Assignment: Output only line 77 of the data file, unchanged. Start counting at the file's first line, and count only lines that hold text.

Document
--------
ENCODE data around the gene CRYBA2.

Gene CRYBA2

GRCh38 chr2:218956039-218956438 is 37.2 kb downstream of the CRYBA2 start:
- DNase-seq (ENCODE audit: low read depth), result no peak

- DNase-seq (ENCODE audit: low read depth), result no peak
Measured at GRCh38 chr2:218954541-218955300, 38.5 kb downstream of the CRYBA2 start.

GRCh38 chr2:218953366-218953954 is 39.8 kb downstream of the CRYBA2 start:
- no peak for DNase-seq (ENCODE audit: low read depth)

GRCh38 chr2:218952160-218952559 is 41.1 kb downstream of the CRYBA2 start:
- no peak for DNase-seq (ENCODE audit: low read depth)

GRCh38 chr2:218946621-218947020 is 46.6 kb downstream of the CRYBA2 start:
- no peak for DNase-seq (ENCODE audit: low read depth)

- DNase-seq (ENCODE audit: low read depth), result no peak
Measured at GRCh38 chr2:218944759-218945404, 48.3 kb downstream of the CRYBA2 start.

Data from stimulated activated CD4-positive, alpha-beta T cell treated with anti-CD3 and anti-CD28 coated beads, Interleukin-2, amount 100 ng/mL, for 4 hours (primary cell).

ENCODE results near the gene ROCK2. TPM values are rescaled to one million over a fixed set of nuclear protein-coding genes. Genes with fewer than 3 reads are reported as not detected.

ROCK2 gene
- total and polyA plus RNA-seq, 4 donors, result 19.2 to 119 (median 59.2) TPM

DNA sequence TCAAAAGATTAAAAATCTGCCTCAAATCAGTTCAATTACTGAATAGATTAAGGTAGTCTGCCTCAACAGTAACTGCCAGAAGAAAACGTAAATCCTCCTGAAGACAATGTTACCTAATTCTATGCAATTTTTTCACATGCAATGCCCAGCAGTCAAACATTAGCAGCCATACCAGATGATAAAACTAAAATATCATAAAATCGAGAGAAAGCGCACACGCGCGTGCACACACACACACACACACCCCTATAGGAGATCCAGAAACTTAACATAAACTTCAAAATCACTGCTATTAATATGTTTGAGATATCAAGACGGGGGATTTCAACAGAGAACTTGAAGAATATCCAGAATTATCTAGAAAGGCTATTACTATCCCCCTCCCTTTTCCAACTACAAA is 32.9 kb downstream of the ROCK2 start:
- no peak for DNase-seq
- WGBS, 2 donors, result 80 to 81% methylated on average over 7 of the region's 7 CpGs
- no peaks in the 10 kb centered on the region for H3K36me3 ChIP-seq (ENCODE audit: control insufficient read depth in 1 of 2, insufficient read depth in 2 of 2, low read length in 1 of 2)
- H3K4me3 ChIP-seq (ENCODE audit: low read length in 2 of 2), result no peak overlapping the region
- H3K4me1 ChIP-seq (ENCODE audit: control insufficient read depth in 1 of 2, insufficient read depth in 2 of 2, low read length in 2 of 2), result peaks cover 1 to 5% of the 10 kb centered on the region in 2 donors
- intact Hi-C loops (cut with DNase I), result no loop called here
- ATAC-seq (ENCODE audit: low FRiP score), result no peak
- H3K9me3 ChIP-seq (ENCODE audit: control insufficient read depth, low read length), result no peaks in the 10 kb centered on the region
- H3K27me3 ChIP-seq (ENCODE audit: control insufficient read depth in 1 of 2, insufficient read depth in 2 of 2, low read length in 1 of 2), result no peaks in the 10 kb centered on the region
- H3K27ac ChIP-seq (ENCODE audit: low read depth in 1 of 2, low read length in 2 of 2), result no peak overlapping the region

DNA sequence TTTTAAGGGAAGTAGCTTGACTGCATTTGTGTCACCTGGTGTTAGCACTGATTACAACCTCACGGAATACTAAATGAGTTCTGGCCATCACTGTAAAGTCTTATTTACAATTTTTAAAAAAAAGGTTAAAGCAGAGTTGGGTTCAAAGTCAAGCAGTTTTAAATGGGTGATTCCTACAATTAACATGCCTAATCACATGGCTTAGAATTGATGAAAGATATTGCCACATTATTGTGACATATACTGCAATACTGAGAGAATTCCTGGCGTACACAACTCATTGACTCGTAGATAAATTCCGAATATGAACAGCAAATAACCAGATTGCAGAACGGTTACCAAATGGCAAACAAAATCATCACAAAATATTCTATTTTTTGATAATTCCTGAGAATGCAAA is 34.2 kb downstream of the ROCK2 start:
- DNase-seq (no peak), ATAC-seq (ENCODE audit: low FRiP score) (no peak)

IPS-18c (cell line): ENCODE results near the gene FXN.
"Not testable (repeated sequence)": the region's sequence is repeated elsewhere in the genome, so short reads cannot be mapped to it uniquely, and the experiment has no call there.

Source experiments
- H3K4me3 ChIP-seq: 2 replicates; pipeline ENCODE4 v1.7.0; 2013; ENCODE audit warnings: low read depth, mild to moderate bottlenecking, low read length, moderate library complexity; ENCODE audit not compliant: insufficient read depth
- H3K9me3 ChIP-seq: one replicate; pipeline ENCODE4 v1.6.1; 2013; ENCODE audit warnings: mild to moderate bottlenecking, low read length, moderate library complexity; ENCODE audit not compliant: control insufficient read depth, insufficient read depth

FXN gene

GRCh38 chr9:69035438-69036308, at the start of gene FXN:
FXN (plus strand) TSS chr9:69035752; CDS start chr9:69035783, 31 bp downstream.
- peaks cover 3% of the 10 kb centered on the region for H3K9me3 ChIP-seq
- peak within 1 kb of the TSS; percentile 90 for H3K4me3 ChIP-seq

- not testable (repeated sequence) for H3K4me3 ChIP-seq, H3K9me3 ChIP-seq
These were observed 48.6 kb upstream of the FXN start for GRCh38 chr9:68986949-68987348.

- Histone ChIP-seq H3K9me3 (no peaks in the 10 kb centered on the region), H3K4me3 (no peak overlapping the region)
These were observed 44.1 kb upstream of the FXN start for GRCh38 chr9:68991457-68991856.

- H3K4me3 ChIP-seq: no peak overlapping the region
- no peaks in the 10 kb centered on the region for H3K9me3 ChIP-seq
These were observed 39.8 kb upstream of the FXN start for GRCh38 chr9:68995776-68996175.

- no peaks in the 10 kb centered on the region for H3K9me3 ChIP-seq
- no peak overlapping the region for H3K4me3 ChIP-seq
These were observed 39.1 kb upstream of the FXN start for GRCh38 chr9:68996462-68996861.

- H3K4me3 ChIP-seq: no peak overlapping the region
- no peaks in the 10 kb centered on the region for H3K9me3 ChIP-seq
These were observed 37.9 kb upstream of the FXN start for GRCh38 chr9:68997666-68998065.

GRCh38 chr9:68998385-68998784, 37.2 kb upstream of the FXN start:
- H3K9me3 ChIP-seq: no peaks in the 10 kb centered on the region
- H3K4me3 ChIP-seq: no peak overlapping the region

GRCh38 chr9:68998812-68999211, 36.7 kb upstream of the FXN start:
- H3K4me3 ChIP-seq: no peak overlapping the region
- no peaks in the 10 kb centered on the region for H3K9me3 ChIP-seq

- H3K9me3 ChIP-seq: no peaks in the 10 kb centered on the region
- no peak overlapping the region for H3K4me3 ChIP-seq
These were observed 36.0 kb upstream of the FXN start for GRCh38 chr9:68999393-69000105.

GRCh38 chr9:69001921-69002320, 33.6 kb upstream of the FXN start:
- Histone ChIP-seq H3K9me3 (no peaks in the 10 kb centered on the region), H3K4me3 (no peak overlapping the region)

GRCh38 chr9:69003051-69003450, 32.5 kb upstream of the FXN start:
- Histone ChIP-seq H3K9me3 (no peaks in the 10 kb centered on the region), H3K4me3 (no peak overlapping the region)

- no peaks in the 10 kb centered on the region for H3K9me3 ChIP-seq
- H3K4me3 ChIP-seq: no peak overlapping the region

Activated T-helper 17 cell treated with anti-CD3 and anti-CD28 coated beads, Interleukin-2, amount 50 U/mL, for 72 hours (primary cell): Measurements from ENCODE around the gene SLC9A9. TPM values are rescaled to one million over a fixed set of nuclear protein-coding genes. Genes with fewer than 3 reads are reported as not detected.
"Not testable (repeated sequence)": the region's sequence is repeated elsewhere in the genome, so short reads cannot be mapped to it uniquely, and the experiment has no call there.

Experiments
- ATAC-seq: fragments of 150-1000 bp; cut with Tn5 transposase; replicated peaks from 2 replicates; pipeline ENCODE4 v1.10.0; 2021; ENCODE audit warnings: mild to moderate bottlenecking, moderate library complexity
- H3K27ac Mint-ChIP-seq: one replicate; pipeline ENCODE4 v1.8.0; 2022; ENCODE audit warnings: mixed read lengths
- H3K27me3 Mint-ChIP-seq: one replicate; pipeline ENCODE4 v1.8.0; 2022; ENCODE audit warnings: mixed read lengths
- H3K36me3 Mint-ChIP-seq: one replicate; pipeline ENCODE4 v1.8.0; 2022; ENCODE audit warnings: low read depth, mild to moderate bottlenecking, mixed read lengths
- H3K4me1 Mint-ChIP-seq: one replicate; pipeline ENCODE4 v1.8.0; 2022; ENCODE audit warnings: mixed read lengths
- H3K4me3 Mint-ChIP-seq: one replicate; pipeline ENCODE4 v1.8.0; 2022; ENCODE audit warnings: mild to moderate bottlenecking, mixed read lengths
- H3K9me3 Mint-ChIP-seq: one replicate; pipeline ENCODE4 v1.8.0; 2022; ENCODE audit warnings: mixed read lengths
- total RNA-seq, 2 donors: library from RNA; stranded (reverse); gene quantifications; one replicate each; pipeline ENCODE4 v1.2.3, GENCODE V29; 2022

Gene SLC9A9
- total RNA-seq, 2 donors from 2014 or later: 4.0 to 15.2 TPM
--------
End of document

- H3K4me1 Mint-ChIP-seq: one replicate; pipeline ENCODE4 v1.8.0; 2022; ENCODE audit warnings: mixed read lengths